Deliver CDC’s Triple Punch to Fight Flu

Featured

(Excerpted from the Centers for Disease Control and Prevention)

It’s the bug of all super bugs. This year’s influenza (flu) activity is widespread across 49 contiguous states. The Centers for Disease Control and Prevention recommends three actions to fight the flu:

1. Take the time to get a flu vaccine.

  • The CDC recommends a yearly flu vaccine as the first and most important step in protecting against flu viruses.
  • While there are many different flu viruses, a flu vaccine protects against the viruses that research suggests will be most common.
  • Flu vaccination can reduce flu illnesses, doctors’ visits, and missed work and school due to flu, as well as prevent flu-related hospitalizations.
  • Everyone 6 months of age and older should get a flu vaccine every year before flu activity begins in their community. CDC recommends getting vaccinated by the end of October, if possible. However, there is still time to get a flu shot this year. Learn more about vaccine timing.
  • Vaccination of high-risk persons(https://www.cdc.gov/flu/about/disease/high_risk.htm) is especially important to decrease their risk of severe flu illness.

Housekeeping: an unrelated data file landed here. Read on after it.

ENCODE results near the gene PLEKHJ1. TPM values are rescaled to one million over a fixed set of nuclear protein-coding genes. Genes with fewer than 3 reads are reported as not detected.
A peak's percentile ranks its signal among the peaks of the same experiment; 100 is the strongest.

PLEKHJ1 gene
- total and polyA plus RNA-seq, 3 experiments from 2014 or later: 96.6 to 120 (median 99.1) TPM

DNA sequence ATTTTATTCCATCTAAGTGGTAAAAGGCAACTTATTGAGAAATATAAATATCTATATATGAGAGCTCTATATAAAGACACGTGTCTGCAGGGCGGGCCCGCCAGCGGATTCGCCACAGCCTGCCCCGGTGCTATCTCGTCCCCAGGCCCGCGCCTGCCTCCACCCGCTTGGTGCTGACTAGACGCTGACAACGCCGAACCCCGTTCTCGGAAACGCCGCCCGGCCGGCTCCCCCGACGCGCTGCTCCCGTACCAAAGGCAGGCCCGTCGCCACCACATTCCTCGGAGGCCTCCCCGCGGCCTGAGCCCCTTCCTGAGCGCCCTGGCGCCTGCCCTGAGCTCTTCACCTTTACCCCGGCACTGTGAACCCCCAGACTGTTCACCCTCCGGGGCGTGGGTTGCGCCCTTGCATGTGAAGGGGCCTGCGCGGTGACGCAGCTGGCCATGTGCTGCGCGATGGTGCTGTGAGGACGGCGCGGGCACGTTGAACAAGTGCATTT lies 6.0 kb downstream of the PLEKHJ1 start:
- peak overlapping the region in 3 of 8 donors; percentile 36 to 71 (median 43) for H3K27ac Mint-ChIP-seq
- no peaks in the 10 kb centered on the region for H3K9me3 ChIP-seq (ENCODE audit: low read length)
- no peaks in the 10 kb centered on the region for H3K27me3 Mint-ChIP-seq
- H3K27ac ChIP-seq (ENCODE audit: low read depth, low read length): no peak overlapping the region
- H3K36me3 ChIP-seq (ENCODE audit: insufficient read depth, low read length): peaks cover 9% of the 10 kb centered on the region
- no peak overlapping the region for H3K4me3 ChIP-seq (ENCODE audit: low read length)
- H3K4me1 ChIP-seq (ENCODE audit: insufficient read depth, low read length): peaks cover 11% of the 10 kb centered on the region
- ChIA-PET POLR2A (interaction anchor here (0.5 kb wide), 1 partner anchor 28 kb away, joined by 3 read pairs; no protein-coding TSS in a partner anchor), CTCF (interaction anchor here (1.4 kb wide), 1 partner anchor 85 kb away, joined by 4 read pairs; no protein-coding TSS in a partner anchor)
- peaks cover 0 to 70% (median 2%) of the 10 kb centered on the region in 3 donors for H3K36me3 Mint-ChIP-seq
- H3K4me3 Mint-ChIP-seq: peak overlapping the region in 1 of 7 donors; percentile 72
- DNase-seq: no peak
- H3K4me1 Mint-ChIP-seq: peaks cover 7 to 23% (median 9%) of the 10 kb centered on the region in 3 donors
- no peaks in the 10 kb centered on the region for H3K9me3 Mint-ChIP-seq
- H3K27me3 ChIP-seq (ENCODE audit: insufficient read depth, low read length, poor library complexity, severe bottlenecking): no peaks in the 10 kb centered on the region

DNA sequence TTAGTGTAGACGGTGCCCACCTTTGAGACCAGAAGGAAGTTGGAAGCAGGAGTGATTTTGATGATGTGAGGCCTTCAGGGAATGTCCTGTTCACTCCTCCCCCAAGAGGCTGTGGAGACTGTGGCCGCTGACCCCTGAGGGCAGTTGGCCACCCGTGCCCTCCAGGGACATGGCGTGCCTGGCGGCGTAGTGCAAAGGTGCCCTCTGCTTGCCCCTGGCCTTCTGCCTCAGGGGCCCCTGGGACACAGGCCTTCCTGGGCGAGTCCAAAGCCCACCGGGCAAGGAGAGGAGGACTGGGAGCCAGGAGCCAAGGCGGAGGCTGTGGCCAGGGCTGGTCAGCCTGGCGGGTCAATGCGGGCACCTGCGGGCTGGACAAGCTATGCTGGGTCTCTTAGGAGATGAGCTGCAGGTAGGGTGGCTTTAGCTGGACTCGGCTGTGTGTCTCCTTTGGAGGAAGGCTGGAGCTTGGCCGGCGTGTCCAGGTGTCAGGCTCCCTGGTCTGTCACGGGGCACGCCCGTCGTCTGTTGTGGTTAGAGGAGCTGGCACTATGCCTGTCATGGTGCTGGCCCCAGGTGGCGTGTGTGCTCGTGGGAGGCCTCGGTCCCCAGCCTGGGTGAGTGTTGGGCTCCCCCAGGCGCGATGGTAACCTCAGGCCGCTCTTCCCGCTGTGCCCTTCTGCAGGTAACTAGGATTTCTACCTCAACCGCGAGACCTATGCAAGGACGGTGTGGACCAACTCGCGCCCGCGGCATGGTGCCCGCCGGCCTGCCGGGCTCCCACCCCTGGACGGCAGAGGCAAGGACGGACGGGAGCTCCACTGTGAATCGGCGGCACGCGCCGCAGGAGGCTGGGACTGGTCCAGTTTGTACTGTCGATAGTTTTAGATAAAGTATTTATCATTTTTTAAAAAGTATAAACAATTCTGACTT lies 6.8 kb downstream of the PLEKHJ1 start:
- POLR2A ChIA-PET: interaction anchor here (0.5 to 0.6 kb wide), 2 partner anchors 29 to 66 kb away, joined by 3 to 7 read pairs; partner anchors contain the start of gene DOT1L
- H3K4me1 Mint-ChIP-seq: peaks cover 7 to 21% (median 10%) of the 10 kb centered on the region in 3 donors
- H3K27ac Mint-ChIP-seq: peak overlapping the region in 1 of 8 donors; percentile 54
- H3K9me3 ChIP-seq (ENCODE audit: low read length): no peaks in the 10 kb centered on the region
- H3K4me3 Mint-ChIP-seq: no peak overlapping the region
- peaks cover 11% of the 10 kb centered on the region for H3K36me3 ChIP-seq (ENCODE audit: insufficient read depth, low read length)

Continue reading

The Art of Ergonomics

Featured

By Carl Hamilton
Loss Control and Risk Supervisor
CopperPoint

According to the Bureau of Labor Statistics (BLS), one-third of all employee injury and illness cases are musculoskeletal disorders (MSDs) that occur in the workplace. These injuries add up to the most frequently reported causes of lost or restricted work time.

MSDs commonly affect the muscles, nerves, ligaments, and tendons due to poor posture Continue reading

OSHA unveils updated hot weather app

A phone app from the Occupational Safety and Health Administration warns workers and others who will be outside as summer heats up of risks of heat-related illness, and provides preventive steps.

A phone app from the Occupational Safety and Health Administration warns workers and others who will be outside as summer heats up of risks of heat-related illness, and provides preventive steps.

By NIHAL KRISHAN
Cronkite News
WASHINGTON – Occupational Safety and Health Administration officials had a message Wednesday for workers and others who expect to be outside working and playing as summer heats up: Shade, water and rest for safety.

And if that’s too much to remember, OSHA has an app for that. And it’s free.

The federal agency actually has had the OSHA Heat app since 2011, but recently it unveiled an updated version of the phone app that provides users with a heat index reading for a particular location and gives precautions to help prevent heat-related illnesses. Continue reading